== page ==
The richly dressed lady playing a virginal stands in a prosperous Dutch home with paintings on the wall, a marble-tiled floor, and a skirting of locally produced Delft blue and white tiles. The two paintings on the wall behind her cannot be identified with certainty. The small landscape on the left and the painting decorating the lid of the virginal resemble works by Vermeer’s Delft colleague Pieter Groenewegen.
The second painting, attributed to Cesar van Everdingen, shows the motif of Cupid holding a card. This figure derives from a contemporary emblem. It may either refer to the idea of faithfulness to one lover or, in conjunction with the virginal, to the traditional association of music and love.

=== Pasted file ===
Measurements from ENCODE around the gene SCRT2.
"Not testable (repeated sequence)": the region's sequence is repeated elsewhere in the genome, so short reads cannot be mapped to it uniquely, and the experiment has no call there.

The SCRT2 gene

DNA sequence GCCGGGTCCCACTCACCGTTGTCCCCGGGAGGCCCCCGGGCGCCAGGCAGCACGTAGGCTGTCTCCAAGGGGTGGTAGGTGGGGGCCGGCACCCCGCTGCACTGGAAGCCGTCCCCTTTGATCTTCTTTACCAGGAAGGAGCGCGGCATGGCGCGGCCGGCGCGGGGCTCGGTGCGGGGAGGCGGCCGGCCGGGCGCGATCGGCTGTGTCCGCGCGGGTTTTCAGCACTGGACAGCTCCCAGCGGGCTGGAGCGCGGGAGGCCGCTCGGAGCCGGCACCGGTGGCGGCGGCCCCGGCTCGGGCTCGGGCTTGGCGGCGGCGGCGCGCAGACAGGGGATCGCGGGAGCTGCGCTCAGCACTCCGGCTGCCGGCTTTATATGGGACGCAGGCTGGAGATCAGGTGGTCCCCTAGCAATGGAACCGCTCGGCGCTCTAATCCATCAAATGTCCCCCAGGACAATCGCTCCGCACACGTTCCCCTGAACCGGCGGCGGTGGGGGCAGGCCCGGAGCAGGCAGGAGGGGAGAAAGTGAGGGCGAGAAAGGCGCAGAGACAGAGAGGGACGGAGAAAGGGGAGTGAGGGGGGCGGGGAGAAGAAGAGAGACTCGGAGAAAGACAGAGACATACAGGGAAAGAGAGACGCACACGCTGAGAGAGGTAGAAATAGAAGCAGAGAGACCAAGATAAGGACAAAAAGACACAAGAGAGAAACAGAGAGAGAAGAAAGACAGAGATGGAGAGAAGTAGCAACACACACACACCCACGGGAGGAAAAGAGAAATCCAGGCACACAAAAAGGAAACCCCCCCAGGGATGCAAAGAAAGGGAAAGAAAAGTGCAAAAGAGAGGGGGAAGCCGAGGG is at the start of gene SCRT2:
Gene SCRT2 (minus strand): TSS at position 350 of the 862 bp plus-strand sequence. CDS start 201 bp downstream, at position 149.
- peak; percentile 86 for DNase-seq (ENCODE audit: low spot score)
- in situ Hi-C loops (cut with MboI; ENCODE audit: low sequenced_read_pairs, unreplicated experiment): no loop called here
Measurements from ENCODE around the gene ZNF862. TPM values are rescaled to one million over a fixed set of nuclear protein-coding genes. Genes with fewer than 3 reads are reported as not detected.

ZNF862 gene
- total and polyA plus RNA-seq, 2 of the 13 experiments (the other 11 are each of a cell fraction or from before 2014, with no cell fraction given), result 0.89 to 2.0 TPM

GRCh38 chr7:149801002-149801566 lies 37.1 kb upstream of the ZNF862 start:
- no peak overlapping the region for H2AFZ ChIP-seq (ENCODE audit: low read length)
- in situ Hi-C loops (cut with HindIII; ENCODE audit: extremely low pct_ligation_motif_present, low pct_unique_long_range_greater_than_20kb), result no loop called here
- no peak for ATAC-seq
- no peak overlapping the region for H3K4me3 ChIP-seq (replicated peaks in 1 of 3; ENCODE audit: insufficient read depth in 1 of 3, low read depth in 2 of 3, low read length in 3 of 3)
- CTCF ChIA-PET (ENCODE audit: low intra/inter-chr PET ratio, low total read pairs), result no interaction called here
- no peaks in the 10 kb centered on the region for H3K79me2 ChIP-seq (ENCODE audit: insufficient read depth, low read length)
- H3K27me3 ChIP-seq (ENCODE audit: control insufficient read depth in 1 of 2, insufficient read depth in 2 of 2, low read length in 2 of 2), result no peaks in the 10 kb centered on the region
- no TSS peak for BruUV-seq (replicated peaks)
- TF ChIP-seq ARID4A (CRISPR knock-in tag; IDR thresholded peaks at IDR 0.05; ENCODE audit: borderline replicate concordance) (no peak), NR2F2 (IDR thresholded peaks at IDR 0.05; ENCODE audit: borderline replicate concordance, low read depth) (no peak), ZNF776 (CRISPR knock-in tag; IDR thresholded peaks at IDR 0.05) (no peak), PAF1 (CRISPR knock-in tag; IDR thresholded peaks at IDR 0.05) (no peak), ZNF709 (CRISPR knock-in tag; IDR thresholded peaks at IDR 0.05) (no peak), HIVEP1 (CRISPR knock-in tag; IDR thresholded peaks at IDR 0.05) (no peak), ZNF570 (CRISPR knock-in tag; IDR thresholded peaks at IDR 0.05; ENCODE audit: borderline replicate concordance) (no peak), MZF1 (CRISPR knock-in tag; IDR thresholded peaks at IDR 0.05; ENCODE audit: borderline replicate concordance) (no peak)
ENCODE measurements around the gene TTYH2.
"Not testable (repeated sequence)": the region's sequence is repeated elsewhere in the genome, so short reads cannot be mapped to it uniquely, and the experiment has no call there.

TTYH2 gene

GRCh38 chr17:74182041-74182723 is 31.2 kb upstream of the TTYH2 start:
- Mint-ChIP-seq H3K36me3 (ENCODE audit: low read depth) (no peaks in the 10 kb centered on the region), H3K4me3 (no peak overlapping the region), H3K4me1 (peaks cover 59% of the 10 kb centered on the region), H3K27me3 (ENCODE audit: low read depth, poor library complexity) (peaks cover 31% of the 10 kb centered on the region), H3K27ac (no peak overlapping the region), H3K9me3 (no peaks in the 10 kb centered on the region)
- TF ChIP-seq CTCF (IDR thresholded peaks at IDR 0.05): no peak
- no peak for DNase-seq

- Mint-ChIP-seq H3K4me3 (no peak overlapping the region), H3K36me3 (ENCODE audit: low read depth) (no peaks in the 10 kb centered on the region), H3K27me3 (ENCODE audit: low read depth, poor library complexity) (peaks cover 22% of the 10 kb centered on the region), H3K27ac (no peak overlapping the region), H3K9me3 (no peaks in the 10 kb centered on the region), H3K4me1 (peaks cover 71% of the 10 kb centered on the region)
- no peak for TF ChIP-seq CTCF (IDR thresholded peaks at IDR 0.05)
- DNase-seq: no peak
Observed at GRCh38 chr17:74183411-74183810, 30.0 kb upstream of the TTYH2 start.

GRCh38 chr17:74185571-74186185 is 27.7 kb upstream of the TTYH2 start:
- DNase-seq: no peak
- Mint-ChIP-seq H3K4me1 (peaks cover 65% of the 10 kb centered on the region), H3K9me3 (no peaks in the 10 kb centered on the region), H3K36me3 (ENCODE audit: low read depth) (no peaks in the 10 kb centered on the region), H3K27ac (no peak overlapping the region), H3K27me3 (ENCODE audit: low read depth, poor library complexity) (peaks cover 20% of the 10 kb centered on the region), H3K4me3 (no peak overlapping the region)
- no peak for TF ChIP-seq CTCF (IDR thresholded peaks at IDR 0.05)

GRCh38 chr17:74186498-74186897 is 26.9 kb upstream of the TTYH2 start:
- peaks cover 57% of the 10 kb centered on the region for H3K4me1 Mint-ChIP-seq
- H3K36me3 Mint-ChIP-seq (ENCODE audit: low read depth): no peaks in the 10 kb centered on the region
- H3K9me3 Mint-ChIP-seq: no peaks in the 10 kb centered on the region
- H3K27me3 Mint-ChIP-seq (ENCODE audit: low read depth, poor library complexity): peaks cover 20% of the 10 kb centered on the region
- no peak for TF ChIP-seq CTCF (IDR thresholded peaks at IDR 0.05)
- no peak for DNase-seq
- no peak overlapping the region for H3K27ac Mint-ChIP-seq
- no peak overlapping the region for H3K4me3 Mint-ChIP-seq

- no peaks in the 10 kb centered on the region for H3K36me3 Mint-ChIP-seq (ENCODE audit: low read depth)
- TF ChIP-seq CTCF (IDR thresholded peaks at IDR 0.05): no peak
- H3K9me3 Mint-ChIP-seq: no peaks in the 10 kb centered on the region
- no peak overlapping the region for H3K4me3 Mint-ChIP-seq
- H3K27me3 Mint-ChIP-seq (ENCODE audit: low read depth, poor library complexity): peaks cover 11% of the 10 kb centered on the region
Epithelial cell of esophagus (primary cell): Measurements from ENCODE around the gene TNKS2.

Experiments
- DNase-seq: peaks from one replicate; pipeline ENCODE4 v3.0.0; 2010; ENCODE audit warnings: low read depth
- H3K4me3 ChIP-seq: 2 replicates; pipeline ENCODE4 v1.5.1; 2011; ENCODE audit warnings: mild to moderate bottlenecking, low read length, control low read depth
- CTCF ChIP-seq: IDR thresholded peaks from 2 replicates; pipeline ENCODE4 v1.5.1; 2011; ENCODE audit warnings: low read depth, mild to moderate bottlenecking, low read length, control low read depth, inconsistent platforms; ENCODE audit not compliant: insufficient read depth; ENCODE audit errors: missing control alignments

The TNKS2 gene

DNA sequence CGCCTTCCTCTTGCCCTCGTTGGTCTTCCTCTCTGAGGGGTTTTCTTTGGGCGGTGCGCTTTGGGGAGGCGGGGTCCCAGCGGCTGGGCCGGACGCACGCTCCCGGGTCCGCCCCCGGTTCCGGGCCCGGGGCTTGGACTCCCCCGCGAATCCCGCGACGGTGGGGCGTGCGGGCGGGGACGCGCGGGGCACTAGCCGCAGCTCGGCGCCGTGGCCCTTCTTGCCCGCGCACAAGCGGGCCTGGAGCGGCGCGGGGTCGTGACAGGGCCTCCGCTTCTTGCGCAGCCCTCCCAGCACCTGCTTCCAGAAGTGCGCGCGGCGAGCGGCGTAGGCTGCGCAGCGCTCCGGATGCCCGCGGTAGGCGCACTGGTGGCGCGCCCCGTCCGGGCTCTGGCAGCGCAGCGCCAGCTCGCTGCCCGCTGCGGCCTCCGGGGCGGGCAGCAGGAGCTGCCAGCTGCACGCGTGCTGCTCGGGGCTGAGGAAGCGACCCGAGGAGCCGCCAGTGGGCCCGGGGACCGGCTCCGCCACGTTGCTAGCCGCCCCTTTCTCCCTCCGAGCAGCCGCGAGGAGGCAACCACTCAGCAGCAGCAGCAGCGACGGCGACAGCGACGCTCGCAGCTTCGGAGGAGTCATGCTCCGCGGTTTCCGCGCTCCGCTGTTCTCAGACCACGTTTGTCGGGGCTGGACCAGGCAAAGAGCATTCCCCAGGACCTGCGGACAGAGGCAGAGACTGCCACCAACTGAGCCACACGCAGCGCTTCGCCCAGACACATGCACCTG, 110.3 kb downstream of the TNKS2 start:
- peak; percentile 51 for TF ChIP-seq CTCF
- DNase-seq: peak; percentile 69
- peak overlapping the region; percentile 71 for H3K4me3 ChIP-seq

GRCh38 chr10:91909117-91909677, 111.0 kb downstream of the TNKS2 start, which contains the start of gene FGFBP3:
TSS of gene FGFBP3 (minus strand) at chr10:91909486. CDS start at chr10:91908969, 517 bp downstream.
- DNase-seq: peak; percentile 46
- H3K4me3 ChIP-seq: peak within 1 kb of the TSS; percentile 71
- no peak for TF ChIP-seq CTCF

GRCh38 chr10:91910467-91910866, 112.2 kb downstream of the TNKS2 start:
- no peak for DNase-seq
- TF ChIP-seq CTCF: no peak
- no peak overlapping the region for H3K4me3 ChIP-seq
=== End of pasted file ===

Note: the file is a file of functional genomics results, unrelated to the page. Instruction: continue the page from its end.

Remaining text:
As with most of Vermeer's work, the painting is undated, although the style of painting and the woman’s costume indicate that it is a relatively late work. This painting can be related to another Vermeer in the collection, A Young Woman seated at a Virginal, from the same period.
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